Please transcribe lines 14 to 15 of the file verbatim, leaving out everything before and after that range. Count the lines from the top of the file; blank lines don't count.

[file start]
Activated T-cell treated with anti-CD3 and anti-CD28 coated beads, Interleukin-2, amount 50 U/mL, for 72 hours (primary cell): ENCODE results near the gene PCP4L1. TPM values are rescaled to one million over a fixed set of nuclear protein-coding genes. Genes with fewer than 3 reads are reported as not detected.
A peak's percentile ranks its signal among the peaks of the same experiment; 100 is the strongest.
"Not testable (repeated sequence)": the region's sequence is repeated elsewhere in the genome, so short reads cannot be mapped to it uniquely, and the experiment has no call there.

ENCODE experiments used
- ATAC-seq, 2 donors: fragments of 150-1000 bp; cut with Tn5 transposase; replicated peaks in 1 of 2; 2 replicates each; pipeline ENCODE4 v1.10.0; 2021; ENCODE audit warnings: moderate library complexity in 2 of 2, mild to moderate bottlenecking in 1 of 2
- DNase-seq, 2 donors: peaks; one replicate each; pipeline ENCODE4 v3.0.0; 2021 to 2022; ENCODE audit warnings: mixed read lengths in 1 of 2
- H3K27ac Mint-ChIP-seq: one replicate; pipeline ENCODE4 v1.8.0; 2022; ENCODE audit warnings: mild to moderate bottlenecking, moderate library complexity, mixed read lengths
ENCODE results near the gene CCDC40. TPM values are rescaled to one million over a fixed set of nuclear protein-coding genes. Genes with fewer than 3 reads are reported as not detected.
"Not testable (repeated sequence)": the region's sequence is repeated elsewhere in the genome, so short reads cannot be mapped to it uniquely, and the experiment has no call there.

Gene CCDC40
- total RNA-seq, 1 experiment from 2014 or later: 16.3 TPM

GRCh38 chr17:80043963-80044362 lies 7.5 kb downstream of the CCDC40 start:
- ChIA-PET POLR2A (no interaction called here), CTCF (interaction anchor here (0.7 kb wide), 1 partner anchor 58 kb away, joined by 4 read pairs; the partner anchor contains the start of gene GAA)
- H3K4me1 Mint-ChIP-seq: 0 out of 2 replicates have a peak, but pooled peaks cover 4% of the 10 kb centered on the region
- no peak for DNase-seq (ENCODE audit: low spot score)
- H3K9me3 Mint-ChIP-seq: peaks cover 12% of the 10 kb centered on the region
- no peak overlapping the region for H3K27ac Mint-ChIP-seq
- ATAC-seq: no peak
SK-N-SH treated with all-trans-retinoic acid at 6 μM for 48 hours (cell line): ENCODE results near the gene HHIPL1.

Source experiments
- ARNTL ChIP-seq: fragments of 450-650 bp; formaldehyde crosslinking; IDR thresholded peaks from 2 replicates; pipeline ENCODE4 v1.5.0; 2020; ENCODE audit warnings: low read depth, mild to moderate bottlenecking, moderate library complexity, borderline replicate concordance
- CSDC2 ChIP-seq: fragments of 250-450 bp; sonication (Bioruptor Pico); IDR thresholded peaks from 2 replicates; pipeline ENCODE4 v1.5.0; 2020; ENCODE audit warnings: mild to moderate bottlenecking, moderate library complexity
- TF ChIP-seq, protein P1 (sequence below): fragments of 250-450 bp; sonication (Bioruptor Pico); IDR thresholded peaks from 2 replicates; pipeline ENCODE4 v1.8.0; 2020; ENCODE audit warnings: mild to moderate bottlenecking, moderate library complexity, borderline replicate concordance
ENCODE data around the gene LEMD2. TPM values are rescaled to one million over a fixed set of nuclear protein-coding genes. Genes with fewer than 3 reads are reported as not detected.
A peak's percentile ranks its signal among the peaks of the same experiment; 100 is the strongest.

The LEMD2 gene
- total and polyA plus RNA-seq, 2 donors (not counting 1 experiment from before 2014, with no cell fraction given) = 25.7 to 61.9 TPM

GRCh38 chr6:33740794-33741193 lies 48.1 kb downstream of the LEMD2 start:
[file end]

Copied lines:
- H3K4me1 Mint-ChIP-seq: 0 out of 2 replicates have a peak, but pooled peaks cover 4% of the 10 kb centered on the region
- no peak for DNase-seq (ENCODE audit: low spot score)